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A Personal Take on Mental Health First Aid

Linda Rosenberg

Former President and CEO, National Council for Behavioral Health

A Personal Take on Mental Health First Aid

November 26, 2012 | Uncategorized | Comments
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This may sound unusual but one Mental Health First Aid’s biggest initial supporters was my husband. Mind you, he’s a CPA and not even in our industry. But when I first bounced this idea off of him of bringing the program to this country, he said “That’s going to be one of the most important things you’ve ever done. Its potential is unlimited, but you need to make the investment for it to be successful.”  Well, we made the investment, and now almost 50,000 people have been trained by some 1,800 instructors.

We hear many stories from police officers who take the training, and this is one of my favorites:

A few years ago a man in Rhode Island barricaded himself in his neighbor’s apartment when he thought aliens had invaded the place. Normally, if a suspect refuses to open the door, the police break in, arrest the guy, and throw him in jail. But in this case the officers had Mental Health First Aid training and a neighbor told them the man often heard voices. So officers took the extra time to listen to the man and convinced him to open the door. And rather than bringing him to jail they took him to a hospital for treatment.

That’s the power of Mental Health First Aid.  In the past organizations have spent millions of dollars on anti-stigma campaigns and TV ads.  But with Mental Health First Aid all you need is a space, some manuals, and instructors. For a small price it can educate a lot of people in a community.  Also, people are much more open now to discussing mental illness and addiction. They realize how much it touches others people’s lives including their own friends, relatives, and family members. It’s a great mental health literacy program.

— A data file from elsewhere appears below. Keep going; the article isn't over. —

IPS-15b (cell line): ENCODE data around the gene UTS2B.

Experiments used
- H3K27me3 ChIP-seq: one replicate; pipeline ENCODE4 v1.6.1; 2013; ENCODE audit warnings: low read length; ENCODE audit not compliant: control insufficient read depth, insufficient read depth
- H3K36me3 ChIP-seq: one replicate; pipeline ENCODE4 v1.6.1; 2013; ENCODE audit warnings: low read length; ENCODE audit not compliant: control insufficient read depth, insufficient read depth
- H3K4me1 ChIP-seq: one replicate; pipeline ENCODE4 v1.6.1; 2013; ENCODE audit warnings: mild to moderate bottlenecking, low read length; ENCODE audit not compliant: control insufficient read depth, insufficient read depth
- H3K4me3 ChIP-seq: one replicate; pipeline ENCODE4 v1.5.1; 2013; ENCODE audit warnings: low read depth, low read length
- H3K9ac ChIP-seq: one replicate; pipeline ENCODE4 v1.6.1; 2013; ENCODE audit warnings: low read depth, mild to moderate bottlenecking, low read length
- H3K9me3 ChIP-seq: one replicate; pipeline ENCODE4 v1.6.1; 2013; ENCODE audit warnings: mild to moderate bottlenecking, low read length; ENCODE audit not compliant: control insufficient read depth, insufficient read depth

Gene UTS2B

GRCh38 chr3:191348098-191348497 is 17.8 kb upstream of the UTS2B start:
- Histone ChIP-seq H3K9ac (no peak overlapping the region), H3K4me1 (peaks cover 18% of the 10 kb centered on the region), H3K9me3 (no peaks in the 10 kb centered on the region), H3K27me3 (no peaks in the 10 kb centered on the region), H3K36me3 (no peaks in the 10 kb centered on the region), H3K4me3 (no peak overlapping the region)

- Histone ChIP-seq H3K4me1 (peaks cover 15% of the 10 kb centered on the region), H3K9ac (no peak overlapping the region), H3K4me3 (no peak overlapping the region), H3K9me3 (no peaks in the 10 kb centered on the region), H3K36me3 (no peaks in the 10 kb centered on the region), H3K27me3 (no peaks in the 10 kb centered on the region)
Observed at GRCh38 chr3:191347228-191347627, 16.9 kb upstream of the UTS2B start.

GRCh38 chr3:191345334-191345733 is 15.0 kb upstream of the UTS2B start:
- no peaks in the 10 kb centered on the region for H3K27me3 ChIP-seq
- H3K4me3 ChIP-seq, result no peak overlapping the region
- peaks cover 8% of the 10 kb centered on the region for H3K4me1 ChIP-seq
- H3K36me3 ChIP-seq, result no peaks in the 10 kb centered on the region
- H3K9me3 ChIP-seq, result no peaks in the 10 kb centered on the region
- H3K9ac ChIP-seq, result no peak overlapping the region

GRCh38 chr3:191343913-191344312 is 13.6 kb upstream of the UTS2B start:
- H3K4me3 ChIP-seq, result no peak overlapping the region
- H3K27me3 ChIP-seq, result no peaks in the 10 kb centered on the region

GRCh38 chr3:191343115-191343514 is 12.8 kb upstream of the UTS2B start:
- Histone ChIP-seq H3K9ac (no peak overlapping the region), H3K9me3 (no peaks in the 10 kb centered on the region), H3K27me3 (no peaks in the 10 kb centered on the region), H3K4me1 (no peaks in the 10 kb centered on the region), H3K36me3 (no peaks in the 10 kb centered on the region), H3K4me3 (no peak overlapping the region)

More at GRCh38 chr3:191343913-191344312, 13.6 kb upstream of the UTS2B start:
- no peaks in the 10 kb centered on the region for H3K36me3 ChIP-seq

Increasingly faith groups are using Mental Health First Aid. Marti Vogt, an instructor at Perimeter Church in Georgia, says people of faith often respond to someone with mental illness with prayer. She says, “I tell them to imagine seeing a child get hit by a car. You’d pray, but you’d also call 911.”

We’re also unveiling a version for those who work with youth in the coming months.  The youth are the future of our country, and we need to help them to be successful and prepare them to make a living and support themselves. Too often emotional distress gets in the way of school, jobs, and family life. So we want to empower youth and those who know and care for them to intervene early, and head off the obstacles that may prevent someone from being successful in life.

I can point to a lot of success in my career, but I think Mental Health First Aid will be my professional legacy.  It has certainly lived up to our (and my husband’s) expectations.